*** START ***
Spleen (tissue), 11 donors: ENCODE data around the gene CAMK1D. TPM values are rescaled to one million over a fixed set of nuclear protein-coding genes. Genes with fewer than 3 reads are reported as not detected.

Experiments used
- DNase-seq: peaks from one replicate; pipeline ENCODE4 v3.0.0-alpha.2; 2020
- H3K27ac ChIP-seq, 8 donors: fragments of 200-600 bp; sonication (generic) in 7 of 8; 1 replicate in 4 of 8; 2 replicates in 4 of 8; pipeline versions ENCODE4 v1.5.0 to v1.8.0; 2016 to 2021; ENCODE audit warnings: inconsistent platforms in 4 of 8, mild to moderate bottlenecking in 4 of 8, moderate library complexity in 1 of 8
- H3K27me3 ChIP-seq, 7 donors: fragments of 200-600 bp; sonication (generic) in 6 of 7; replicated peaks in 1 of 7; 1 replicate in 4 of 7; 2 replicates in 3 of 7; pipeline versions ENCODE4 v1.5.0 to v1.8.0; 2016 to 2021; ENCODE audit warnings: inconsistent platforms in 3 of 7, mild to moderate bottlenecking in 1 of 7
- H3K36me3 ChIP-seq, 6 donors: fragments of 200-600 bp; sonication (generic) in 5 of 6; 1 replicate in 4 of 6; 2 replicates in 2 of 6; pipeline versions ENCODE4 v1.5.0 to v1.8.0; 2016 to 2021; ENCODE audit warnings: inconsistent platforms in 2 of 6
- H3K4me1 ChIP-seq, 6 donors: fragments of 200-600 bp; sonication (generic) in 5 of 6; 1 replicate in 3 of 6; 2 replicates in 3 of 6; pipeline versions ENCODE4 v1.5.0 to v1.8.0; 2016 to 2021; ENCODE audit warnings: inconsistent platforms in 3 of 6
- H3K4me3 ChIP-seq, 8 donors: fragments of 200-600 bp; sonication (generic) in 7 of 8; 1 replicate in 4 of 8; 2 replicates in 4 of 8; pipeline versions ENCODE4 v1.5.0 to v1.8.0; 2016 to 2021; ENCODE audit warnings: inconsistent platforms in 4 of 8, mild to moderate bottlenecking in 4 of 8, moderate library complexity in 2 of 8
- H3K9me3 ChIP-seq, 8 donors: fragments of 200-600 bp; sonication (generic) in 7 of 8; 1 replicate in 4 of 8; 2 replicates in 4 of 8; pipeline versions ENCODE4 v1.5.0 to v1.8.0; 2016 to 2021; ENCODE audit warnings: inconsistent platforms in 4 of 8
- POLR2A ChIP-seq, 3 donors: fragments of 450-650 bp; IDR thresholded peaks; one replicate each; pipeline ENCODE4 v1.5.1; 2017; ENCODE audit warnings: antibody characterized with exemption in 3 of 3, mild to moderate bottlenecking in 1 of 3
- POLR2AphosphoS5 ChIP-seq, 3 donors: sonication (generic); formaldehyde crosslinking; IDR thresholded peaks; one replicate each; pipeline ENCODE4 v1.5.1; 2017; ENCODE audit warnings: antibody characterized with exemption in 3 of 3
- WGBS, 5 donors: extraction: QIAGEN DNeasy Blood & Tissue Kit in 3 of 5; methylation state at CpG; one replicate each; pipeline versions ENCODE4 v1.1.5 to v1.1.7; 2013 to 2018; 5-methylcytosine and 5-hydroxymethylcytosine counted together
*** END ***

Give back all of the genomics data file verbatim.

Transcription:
Spleen (tissue), 11 donors: ENCODE data around the gene CAMK1D. TPM values are rescaled to one million over a fixed set of nuclear protein-coding genes. Genes with fewer than 3 reads are reported as not detected.

Experiments used
- DNase-seq: peaks from one replicate; pipeline ENCODE4 v3.0.0-alpha.2; 2020
- H3K27ac ChIP-seq, 8 donors: fragments of 200-600 bp; sonication (generic) in 7 of 8; 1 replicate in 4 of 8; 2 replicates in 4 of 8; pipeline versions ENCODE4 v1.5.0 to v1.8.0; 2016 to 2021; ENCODE audit warnings: inconsistent platforms in 4 of 8, mild to moderate bottlenecking in 4 of 8, moderate library complexity in 1 of 8
- H3K27me3 ChIP-seq, 7 donors: fragments of 200-600 bp; sonication (generic) in 6 of 7; replicated peaks in 1 of 7; 1 replicate in 4 of 7; 2 replicates in 3 of 7; pipeline versions ENCODE4 v1.5.0 to v1.8.0; 2016 to 2021; ENCODE audit warnings: inconsistent platforms in 3 of 7, mild to moderate bottlenecking in 1 of 7
- H3K36me3 ChIP-seq, 6 donors: fragments of 200-600 bp; sonication (generic) in 5 of 6; 1 replicate in 4 of 6; 2 replicates in 2 of 6; pipeline versions ENCODE4 v1.5.0 to v1.8.0; 2016 to 2021; ENCODE audit warnings: inconsistent platforms in 2 of 6
- H3K4me1 ChIP-seq, 6 donors: fragments of 200-600 bp; sonication (generic) in 5 of 6; 1 replicate in 3 of 6; 2 replicates in 3 of 6; pipeline versions ENCODE4 v1.5.0 to v1.8.0; 2016 to 2021; ENCODE audit warnings: inconsistent platforms in 3 of 6
- H3K4me3 ChIP-seq, 8 donors: fragments of 200-600 bp; sonication (generic) in 7 of 8; 1 replicate in 4 of 8; 2 replicates in 4 of 8; pipeline versions ENCODE4 v1.5.0 to v1.8.0; 2016 to 2021; ENCODE audit warnings: inconsistent platforms in 4 of 8, mild to moderate bottlenecking in 4 of 8, moderate library complexity in 2 of 8
- H3K9me3 ChIP-seq, 8 donors: fragments of 200-600 bp; sonication (generic) in 7 of 8; 1 replicate in 4 of 8; 2 replicates in 4 of 8; pipeline versions ENCODE4 v1.5.0 to v1.8.0; 2016 to 2021; ENCODE audit warnings: inconsistent platforms in 4 of 8
- POLR2A ChIP-seq, 3 donors: fragments of 450-650 bp; IDR thresholded peaks; one replicate each; pipeline ENCODE4 v1.5.1; 2017; ENCODE audit warnings: antibody characterized with exemption in 3 of 3, mild to moderate bottlenecking in 1 of 3
- POLR2AphosphoS5 ChIP-seq, 3 donors: sonication (generic); formaldehyde crosslinking; IDR thresholded peaks; one replicate each; pipeline ENCODE4 v1.5.1; 2017; ENCODE audit warnings: antibody characterized with exemption in 3 of 3
- WGBS, 5 donors: extraction: QIAGEN DNeasy Blood & Tissue Kit in 3 of 5; methylation state at CpG; one replicate each; pipeline versions ENCODE4 v1.1.5 to v1.1.7; 2013 to 2018; 5-methylcytosine and 5-hydroxymethylcytosine counted together